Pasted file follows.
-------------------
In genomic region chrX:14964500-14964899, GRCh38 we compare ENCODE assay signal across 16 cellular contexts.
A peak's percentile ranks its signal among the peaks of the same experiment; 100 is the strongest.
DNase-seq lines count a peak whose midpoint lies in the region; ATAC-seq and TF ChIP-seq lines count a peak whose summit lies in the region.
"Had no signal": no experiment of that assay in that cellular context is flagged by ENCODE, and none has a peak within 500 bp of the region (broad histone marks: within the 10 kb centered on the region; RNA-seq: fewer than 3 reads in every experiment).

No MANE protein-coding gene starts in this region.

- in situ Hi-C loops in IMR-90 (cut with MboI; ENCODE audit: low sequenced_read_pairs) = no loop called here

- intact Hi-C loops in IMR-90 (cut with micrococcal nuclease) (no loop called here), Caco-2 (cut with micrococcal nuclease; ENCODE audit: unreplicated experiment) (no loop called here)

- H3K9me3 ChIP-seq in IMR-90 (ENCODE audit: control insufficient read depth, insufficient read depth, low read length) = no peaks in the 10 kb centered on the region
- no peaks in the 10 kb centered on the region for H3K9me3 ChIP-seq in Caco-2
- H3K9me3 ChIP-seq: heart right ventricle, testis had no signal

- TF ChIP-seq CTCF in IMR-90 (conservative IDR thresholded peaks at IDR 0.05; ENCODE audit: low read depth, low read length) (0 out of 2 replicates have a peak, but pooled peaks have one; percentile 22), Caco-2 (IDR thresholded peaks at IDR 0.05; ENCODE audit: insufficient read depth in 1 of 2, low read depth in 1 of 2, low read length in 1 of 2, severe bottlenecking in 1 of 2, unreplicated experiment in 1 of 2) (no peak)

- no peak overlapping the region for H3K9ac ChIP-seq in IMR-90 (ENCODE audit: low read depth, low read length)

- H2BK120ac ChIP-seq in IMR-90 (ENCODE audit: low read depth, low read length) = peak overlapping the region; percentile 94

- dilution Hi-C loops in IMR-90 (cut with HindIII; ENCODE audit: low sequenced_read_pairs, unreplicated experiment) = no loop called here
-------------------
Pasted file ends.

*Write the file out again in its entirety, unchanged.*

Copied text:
In genomic region chrX:14964500-14964899, GRCh38 we compare ENCODE assay signal across 16 cellular contexts.
A peak's percentile ranks its signal among the peaks of the same experiment; 100 is the strongest.
DNase-seq lines count a peak whose midpoint lies in the region; ATAC-seq and TF ChIP-seq lines count a peak whose summit lies in the region.
"Had no signal": no experiment of that assay in that cellular context is flagged by ENCODE, and none has a peak within 500 bp of the region (broad histone marks: within the 10 kb centered on the region; RNA-seq: fewer than 3 reads in every experiment).

No MANE protein-coding gene starts in this region.

- in situ Hi-C loops in IMR-90 (cut with MboI; ENCODE audit: low sequenced_read_pairs) = no loop called here

- intact Hi-C loops in IMR-90 (cut with micrococcal nuclease) (no loop called here), Caco-2 (cut with micrococcal nuclease; ENCODE audit: unreplicated experiment) (no loop called here)

- H3K9me3 ChIP-seq in IMR-90 (ENCODE audit: control insufficient read depth, insufficient read depth, low read length) = no peaks in the 10 kb centered on the region
- no peaks in the 10 kb centered on the region for H3K9me3 ChIP-seq in Caco-2
- H3K9me3 ChIP-seq: heart right ventricle, testis had no signal

- TF ChIP-seq CTCF in IMR-90 (conservative IDR thresholded peaks at IDR 0.05; ENCODE audit: low read depth, low read length) (0 out of 2 replicates have a peak, but pooled peaks have one; percentile 22), Caco-2 (IDR thresholded peaks at IDR 0.05; ENCODE audit: insufficient read depth in 1 of 2, low read depth in 1 of 2, low read length in 1 of 2, severe bottlenecking in 1 of 2, unreplicated experiment in 1 of 2) (no peak)

- no peak overlapping the region for H3K9ac ChIP-seq in IMR-90 (ENCODE audit: low read depth, low read length)

- H2BK120ac ChIP-seq in IMR-90 (ENCODE audit: low read depth, low read length) = peak overlapping the region; percentile 94

- dilution Hi-C loops in IMR-90 (cut with HindIII; ENCODE audit: low sequenced_read_pairs, unreplicated experiment) = no loop called here